Healthcare reform is a good deal for states

The Supreme Court’s decision on health reform upheld its constitutionality but gave states much greater freedom in deciding whether to expand Medicaid – the main engine for increasing access. The Court said that states have the option of a lifetime: 100 percent of the costs of expanding Medicaid for all to 133 percent of the federal poverty level for three years, leveling off at 90 percent in 2020. States have to put in a dime to bring in large numbers of their citizens. By contrast, states now put in 43 cents for every dollar of Medicaid coverage.
And, with expanded coverage, state expenditures required to pay for critical services for uninsured residents will plummet. When states do the math, many, perhaps most, will find they actually save money while at the same time improving the health of their citizens.
Hospitals also get a good deal because much of this money will support the care of people without insurance who they now treat for little or no reimbursement. And think about what all of these dollars mean for the state’s economy.
Turns out the good deal is too good to believe to reform skeptics or committed opponents who have shifted ground after losing at the Supreme Court.  The new charge is that states cannot trust the feds to deliver on the good deal and that they will get caught in a fiscal trap – new benefits without Washington’s help to pay for them.
Faced with looming budget deficits, states cannot ignore the threat. However, more than a half century of experience with Medicaid provides no basis for these latest fears. Medicaid has been expanded many times and the Feds have never pulled funding for major new benefits that left states in a later fiscal trap.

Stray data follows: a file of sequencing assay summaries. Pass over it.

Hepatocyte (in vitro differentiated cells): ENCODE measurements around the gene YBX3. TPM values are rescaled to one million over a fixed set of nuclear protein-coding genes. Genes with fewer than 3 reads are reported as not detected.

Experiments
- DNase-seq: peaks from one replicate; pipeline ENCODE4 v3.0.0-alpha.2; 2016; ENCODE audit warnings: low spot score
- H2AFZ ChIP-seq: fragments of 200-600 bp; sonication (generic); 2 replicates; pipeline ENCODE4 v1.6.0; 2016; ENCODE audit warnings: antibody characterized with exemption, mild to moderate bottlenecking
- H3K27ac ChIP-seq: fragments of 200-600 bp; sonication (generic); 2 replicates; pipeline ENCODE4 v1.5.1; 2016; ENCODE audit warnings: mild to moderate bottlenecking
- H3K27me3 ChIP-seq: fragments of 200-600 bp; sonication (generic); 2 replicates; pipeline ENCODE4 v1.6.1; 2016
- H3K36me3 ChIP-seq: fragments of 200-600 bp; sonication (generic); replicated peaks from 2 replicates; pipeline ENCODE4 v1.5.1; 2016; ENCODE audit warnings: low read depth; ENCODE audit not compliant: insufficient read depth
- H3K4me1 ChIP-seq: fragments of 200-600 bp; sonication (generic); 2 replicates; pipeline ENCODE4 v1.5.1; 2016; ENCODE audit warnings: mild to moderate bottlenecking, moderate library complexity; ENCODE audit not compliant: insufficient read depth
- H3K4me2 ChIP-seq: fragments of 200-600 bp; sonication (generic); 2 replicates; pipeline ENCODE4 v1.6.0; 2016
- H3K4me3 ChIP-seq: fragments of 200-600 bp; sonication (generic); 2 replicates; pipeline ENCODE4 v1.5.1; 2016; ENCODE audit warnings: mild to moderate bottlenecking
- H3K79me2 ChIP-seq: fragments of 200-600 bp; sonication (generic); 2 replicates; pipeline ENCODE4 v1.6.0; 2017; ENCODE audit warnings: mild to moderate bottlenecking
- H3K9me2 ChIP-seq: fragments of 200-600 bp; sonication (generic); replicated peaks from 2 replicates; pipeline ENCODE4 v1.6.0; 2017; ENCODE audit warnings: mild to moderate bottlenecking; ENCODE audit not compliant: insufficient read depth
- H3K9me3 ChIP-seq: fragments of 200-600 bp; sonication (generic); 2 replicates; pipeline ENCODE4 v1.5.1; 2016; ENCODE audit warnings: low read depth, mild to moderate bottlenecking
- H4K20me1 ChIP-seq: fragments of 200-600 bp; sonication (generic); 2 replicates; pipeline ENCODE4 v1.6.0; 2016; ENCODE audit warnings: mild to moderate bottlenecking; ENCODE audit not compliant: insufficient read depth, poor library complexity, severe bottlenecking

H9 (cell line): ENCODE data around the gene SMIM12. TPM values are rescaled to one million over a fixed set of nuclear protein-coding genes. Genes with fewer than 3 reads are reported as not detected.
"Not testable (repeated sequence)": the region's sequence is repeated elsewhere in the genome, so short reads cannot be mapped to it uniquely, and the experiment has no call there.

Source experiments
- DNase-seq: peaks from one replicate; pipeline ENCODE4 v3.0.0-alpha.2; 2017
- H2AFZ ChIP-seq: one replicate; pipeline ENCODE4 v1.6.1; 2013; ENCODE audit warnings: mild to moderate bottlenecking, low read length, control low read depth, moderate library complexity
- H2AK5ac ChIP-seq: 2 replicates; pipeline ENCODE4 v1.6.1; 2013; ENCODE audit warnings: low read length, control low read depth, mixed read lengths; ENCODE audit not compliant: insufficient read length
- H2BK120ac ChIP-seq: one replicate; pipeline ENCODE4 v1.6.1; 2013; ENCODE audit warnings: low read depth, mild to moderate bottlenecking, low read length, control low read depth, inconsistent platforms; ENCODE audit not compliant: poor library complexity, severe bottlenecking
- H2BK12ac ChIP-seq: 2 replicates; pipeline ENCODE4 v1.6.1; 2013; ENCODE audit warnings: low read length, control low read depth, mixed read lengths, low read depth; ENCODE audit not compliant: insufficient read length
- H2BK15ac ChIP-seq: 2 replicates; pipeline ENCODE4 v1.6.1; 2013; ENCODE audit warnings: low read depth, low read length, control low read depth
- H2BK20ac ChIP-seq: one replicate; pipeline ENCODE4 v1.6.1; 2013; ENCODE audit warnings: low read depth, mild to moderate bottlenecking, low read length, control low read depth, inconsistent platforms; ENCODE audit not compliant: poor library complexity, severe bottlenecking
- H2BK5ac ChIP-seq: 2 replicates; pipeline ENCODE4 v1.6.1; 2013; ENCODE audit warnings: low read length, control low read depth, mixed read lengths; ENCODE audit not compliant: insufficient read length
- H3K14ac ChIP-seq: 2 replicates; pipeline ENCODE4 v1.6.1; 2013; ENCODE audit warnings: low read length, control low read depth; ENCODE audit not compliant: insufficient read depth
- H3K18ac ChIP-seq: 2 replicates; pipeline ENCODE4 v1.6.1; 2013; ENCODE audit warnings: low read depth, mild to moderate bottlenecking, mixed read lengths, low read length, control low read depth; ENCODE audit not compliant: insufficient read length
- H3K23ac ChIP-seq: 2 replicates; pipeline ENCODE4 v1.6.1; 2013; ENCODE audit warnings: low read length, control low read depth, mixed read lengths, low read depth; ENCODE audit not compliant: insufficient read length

For instance, the Reagan Administration signed-off on large state expansions of Medicaid to millions of children and pregnant women. Those benefits survived numerous rounds of budget cuts. In fact, rather than slash federal matching dollars, Congress has increased them to provide temporary fiscal relief to states during periods of economic depression, most recently in the 2009 Economic Recovery Act.
This pattern of ratcheting-up can also be seen in the establishment, expansion, and re-authorization of the State Child Health Insurance Program – with enhanced federal matching dollars — that has enjoyed bipartisan support for well over a decade. Every state opted in, millions of children benefited, and Washington’s commitments to states were honored.
For states not re-assured by this unwavering record of delivering promised funding, there is the option to tie new benefits to the continuation of the enhanced federal matching funds.

Fail safe check — No money, no benefits.
States need to put aside unfounded warnings and follow the facts. A clear-headed sizing up the Medicaid expansion reveals that the fiscal benefits outweigh costs, currently unavailable essential care will be made available to citizens, and hospitals, doctors and clinics will be spared the threat of insolvency. It also promises a needed economic boost to job growth and economic development by expanding the health care sector, lowering the drag on businesses paying for uncompensated care, and improving work performance.
Medicaid expansion is a once-in-a-lifetime deal for states.
Deborah Bachrach is special counsel for healthcare transaction and policy at Manatt Health Solutions. Previously she was the Medicaid director and deputy Commissioner of Health for
the New York State Department of Health, Office of Health Insurance
Lawrence R. Jacobs is the Walter F. and Joan Mondale chair for political studies
and director of the Center for the Study of Politics and Governance in
the Hubert H. Humphrey Institute and Department of Political Science at
the University of Minnesota.


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